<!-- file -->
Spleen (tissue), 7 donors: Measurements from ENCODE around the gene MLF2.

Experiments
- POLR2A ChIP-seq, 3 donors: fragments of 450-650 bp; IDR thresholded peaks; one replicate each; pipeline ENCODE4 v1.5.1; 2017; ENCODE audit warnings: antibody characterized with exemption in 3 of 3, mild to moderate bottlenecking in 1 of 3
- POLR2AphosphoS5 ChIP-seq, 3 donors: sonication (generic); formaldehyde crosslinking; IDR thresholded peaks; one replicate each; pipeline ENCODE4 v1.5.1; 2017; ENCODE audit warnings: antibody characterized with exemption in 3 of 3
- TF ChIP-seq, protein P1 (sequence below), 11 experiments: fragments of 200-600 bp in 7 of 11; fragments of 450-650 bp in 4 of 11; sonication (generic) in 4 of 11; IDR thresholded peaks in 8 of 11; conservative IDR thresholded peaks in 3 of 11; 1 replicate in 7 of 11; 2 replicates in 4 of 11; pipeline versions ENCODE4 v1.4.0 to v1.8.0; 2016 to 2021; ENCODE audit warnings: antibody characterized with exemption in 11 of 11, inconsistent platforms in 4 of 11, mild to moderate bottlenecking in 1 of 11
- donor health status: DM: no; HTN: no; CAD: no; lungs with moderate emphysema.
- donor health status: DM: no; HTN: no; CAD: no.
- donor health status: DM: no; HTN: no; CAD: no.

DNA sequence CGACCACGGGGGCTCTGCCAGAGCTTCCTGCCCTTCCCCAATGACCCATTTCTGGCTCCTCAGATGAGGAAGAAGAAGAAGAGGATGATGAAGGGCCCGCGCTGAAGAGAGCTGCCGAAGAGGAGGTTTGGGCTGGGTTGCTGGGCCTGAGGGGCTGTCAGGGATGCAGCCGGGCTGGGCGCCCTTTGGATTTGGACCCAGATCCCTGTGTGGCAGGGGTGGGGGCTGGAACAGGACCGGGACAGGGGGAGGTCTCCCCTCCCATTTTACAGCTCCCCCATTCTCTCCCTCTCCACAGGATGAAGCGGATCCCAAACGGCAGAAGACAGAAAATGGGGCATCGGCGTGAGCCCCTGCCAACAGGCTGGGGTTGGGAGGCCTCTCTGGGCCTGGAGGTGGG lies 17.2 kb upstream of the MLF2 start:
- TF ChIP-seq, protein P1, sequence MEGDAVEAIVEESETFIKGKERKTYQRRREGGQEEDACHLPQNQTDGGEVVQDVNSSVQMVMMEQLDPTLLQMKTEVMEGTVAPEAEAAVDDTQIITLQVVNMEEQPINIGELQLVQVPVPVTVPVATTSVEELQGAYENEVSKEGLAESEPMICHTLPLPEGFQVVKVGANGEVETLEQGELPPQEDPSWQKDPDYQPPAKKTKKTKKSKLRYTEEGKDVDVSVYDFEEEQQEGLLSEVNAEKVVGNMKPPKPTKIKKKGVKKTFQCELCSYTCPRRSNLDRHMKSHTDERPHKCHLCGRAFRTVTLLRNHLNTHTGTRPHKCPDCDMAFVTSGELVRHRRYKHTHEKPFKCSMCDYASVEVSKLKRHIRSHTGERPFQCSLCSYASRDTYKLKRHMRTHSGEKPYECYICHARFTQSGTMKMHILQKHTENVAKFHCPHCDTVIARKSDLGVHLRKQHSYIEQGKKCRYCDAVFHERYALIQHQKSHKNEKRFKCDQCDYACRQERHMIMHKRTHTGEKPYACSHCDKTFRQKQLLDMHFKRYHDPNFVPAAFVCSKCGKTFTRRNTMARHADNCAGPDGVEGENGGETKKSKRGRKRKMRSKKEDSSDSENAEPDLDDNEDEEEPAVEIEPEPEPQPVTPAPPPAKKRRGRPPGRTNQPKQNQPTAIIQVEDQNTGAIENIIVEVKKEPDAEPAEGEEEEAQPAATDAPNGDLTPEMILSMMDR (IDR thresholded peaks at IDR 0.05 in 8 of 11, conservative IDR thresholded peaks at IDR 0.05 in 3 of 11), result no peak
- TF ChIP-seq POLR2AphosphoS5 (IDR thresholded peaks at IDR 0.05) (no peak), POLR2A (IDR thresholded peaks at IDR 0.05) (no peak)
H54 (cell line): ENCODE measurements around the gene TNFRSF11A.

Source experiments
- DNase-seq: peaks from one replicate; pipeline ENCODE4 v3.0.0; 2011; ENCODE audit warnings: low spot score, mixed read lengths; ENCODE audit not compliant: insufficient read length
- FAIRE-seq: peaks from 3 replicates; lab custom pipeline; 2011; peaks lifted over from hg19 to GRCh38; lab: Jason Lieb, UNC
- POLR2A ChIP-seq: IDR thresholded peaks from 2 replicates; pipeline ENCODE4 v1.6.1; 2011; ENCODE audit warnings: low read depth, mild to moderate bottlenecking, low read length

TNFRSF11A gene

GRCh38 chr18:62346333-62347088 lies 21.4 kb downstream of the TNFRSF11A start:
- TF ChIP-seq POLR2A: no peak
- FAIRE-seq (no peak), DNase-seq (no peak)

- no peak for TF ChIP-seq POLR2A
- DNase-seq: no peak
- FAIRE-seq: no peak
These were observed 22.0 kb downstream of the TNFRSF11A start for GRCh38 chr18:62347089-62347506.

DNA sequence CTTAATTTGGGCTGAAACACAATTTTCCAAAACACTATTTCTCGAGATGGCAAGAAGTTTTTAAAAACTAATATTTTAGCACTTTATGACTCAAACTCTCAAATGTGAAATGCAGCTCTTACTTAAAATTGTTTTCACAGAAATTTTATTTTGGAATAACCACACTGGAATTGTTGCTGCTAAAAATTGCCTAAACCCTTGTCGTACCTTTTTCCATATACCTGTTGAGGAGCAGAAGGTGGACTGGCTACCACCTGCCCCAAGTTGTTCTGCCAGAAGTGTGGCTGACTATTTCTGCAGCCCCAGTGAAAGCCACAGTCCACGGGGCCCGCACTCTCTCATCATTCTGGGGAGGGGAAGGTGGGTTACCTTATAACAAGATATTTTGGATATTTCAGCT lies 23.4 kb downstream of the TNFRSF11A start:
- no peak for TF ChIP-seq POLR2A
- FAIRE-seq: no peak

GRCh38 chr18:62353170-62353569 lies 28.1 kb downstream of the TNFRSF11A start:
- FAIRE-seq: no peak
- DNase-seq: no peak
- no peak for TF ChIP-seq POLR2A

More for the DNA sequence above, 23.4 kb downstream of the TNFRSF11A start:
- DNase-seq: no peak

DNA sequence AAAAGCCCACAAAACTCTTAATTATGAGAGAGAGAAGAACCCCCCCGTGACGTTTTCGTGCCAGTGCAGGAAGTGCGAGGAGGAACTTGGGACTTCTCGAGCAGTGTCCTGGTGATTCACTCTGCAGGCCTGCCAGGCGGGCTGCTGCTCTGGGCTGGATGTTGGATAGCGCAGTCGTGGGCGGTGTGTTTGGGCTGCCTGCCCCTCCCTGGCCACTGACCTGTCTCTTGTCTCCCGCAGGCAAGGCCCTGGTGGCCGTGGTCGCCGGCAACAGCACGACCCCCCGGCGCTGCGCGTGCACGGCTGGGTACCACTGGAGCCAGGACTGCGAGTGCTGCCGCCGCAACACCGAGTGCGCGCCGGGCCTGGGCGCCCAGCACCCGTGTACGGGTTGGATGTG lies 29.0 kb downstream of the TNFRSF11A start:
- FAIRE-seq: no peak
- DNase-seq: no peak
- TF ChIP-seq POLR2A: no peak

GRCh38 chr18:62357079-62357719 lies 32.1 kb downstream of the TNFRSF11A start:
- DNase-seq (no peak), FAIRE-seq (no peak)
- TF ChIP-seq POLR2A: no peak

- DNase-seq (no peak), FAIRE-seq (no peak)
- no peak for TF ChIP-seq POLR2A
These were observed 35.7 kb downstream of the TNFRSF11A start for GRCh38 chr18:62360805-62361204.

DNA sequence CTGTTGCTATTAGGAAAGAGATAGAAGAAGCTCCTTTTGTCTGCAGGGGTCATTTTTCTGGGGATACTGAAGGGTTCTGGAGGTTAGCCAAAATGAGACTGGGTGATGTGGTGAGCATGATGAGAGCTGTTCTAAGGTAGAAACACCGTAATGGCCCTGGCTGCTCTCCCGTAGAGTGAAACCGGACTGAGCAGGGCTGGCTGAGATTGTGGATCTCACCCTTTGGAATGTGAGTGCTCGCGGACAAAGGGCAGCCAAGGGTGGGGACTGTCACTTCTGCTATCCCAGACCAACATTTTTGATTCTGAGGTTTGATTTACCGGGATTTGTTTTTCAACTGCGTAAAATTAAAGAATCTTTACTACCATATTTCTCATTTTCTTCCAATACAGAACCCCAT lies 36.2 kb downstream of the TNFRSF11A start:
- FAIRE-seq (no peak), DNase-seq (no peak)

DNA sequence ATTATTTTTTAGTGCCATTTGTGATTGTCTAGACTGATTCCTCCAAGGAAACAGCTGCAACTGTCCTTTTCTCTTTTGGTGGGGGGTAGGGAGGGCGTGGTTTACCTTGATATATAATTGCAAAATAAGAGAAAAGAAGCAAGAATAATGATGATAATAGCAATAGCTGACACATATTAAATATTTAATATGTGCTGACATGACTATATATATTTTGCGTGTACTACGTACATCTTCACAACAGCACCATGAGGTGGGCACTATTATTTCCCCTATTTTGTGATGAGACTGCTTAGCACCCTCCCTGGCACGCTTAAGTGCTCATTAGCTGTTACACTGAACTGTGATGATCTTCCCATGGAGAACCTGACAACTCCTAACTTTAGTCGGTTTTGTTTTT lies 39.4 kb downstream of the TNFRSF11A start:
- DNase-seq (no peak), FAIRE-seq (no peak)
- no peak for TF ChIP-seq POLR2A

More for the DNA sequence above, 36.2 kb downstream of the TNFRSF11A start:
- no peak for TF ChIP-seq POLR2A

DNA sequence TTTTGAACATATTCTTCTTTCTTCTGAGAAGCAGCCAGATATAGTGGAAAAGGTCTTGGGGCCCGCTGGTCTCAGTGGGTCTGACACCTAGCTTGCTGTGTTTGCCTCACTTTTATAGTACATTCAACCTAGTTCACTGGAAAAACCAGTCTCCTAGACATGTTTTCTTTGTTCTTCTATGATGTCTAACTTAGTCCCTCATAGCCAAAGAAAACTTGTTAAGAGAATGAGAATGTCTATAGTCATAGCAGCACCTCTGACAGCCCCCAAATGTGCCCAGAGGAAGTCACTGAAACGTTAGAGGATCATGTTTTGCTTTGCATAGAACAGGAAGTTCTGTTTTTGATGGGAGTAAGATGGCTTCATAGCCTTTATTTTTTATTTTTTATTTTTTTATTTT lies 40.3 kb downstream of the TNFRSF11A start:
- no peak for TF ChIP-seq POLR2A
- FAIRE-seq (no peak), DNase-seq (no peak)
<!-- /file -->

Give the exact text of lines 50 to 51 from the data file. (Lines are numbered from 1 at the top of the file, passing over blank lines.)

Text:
- no peak for TF ChIP-seq POLR2A

DNA sequence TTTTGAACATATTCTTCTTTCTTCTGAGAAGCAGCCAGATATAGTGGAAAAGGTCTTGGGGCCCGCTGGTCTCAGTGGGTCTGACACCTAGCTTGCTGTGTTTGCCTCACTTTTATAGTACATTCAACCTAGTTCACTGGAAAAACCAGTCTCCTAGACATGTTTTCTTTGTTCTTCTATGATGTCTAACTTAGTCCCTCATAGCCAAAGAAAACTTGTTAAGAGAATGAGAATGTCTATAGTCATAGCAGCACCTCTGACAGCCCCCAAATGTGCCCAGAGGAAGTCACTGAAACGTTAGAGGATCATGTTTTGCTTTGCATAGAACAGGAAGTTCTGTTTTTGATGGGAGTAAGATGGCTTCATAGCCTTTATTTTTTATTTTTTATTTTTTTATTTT lies 40.3 kb downstream of the TNFRSF11A start: